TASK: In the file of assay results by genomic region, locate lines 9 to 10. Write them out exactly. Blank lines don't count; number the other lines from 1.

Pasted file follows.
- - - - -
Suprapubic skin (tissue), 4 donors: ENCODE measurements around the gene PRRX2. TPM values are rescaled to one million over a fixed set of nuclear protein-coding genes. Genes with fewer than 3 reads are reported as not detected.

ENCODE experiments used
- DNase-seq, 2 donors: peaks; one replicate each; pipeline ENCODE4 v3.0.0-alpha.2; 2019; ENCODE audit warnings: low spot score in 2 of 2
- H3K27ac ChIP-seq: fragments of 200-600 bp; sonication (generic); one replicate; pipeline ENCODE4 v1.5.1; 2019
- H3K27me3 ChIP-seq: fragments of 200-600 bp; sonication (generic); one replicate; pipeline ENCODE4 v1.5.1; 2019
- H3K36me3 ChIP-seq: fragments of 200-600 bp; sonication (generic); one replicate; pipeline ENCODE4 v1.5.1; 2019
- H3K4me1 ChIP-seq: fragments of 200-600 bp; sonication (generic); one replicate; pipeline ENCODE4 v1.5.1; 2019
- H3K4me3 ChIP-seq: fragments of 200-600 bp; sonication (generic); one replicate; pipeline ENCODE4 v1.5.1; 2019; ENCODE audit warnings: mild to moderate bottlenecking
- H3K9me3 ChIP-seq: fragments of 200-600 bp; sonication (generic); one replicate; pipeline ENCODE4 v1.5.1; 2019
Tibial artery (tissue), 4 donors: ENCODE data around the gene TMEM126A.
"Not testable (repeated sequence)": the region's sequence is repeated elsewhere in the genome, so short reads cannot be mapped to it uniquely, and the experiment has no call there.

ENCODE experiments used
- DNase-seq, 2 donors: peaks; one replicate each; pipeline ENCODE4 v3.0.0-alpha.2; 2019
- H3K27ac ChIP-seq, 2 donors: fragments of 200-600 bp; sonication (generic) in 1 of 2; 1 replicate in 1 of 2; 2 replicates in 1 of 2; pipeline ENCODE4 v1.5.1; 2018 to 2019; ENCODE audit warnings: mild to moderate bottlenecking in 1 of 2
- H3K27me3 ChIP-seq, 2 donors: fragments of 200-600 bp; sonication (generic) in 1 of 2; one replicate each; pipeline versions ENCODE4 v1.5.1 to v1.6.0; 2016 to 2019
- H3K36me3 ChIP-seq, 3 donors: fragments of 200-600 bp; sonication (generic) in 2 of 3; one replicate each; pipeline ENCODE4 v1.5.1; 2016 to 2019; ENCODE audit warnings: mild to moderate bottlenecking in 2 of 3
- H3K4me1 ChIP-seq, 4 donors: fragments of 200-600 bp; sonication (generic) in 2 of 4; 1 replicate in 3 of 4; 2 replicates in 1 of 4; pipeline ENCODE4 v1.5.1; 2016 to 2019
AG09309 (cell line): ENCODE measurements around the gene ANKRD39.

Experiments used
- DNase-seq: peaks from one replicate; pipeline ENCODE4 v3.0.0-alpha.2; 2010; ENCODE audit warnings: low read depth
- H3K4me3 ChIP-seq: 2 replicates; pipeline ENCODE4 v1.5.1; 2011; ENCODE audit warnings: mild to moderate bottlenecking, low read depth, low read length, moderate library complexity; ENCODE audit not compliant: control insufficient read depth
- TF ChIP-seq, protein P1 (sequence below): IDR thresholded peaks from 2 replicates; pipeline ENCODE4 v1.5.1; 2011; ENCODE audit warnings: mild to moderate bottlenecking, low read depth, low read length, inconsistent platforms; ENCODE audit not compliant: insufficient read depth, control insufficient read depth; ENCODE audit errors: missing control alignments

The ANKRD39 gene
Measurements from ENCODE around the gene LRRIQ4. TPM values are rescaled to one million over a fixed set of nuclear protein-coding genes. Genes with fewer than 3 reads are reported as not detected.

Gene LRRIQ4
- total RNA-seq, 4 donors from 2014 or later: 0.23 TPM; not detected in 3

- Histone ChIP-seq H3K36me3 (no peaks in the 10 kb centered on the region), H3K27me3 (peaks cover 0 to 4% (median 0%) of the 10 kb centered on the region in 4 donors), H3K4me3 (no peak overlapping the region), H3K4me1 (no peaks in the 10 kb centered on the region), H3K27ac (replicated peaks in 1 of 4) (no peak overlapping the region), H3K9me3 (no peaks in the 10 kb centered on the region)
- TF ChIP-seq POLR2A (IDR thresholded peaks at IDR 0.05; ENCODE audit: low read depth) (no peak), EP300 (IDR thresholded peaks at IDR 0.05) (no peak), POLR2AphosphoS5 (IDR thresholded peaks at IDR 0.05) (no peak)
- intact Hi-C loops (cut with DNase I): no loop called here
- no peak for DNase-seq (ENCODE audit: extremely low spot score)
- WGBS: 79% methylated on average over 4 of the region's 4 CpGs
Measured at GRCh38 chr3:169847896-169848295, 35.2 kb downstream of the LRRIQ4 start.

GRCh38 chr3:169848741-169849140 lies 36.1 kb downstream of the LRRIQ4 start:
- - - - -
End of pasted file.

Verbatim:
- H3K9me3 ChIP-seq: fragments of 200-600 bp; sonication (generic); one replicate; pipeline ENCODE4 v1.5.1; 2019
Tibial artery (tissue), 4 donors: ENCODE data around the gene TMEM126A.